Strange Eggs

Wednesday, March 16, 2005


While I will not deny that this is an extraordinary nation, a nation that has changed the history of this world, and will continue to do so, I will quote the words of the servants the Romans use to put in the chariots right behind the victorious generals: Remember: Thou art mortal.
This country, for all it's changed and done, is a country of fallible human beings and institutions that can go out of control, or fall into disrepair. I say this not to blot out hopes of a better future, but to lay out the challenges always present for any civilization to maintain its identity, maintain its integrity.
I don't want us to become Europe. I want us to avoid its mistakes, and to pave our own path of culture, philosophy and art. But I want this country to remain the free-living, free-thinking nation that it is, and I don't want us to take a political detour into tyranny or decay. I don't want one generation of foolish and arrogant men to wreck it all. I believe that there was hopes amongst even the most jaded amongst us, after 9/11 that Bush would not take that path, or approach it, that he would rise to the challenge.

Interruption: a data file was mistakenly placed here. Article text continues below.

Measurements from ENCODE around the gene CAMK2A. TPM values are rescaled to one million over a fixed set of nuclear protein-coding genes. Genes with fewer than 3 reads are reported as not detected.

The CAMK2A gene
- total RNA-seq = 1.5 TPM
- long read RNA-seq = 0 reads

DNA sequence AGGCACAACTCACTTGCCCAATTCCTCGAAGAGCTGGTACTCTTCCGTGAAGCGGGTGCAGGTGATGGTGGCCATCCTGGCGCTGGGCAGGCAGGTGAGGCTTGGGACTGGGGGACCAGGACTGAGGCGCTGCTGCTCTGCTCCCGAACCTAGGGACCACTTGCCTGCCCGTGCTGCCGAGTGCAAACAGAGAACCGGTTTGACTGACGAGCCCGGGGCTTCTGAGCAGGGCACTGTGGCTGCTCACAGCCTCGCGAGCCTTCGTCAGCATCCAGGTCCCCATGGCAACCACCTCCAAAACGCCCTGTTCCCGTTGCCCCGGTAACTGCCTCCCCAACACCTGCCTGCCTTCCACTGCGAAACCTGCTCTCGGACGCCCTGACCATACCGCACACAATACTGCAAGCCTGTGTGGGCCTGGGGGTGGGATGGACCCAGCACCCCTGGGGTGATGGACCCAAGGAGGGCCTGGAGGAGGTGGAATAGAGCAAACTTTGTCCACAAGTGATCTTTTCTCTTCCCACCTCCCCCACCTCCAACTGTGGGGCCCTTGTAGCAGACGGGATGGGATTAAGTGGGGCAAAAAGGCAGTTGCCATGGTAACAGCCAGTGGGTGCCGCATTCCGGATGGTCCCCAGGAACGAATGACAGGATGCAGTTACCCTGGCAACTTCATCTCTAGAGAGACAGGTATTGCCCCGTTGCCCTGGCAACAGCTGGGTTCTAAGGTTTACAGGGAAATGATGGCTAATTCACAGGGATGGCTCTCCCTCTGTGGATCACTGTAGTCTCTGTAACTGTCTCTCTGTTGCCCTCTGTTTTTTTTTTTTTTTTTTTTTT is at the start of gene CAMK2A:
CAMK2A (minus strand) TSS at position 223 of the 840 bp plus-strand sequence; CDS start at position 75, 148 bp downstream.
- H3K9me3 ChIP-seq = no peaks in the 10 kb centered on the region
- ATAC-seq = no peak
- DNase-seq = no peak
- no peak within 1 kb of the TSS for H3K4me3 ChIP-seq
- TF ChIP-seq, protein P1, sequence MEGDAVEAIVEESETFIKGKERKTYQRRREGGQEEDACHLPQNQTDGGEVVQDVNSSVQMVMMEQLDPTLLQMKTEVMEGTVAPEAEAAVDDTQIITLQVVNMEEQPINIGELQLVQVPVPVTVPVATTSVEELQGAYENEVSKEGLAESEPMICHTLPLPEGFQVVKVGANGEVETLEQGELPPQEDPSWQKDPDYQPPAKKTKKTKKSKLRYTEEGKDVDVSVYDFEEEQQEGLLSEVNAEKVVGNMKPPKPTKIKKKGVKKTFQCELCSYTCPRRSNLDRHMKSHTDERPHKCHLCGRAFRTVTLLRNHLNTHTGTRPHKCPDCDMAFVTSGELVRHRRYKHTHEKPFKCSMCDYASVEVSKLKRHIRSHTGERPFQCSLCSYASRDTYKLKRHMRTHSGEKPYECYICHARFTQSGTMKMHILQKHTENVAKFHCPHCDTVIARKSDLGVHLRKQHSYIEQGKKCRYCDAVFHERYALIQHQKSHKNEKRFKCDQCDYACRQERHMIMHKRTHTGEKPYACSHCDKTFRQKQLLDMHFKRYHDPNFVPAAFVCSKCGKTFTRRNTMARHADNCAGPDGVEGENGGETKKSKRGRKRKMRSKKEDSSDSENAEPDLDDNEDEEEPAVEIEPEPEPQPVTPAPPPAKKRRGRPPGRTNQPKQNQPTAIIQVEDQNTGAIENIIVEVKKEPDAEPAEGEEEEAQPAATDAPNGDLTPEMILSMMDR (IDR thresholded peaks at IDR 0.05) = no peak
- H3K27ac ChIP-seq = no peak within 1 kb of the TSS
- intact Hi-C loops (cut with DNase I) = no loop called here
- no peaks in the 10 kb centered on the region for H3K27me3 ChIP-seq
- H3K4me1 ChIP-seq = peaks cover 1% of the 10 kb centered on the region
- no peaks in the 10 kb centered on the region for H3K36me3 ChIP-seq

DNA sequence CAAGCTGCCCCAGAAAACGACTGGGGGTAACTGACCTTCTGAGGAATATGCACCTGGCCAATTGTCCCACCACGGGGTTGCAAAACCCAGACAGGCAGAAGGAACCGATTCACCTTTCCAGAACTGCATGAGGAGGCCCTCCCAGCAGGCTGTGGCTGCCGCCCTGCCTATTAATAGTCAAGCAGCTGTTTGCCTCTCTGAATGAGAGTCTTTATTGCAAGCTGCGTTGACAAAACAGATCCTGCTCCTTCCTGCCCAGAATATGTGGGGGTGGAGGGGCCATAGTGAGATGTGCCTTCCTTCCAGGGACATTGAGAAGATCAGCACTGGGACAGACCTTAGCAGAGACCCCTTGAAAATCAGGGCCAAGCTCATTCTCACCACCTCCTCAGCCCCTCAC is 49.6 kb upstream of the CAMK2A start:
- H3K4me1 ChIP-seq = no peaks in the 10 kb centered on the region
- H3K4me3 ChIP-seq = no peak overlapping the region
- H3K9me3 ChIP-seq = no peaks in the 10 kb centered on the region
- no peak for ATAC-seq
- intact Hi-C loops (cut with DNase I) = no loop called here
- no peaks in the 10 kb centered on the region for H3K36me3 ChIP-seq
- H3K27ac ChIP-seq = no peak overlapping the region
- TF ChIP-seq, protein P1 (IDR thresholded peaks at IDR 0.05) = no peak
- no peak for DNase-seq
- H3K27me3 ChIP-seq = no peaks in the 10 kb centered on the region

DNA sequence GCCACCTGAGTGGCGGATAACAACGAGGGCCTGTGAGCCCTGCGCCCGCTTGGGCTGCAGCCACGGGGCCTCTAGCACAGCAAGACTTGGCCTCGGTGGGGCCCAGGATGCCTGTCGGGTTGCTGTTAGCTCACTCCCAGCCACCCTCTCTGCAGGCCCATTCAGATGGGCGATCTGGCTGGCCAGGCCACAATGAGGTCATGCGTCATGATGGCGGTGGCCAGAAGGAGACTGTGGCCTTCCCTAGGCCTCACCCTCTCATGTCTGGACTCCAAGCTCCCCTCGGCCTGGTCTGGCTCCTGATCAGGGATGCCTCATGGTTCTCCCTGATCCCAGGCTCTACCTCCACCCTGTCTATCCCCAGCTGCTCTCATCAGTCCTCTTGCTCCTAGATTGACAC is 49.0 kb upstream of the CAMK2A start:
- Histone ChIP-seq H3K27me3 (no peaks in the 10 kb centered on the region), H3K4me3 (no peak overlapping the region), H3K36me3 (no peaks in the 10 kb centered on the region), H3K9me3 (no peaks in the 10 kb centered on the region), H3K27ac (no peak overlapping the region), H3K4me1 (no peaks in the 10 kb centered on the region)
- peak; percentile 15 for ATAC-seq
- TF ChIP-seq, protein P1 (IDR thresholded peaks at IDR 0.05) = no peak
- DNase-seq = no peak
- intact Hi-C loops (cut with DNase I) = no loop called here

Instead, he has managed, to even my surprise to fail in just those ways. Bush may find something romantic and strong about us standing against the world, but I look at that, and I see pragmatic opportunities missed. We don't have to toe the European line. We just have to keep our disagreements from becoming discord. The harder we make it to influence policy in Europe against terrorism, the easier we make it on Osama to funnel his terrorists towards our shores. We don't need hubris and contempt for those who desire peace, we need an eye for we can get them to contribute, for what we can get them to agree to. Who knows, if we entangle them enough, perhaps they'll decide it's in their interests to help us.
Problem is, we've already gone and stirred things up. If we had let Iraq alone, a bombing like that in Madrid could have solidified European policy behind us, showed them that an Olympian ideal of peace was not tenable. It has only solidified opinion against our war efforts instead, because the context is our chaos generating war in Iraq.
Bush has a problem: he expects loyalty where he should only expect the working out of mutual self-interest. He expects best friends when he should only expect good relations. The trouble is, in terms of relationships with other countries, Bush lets the perfect be the enemy of the good.


Chris Posted by Hello


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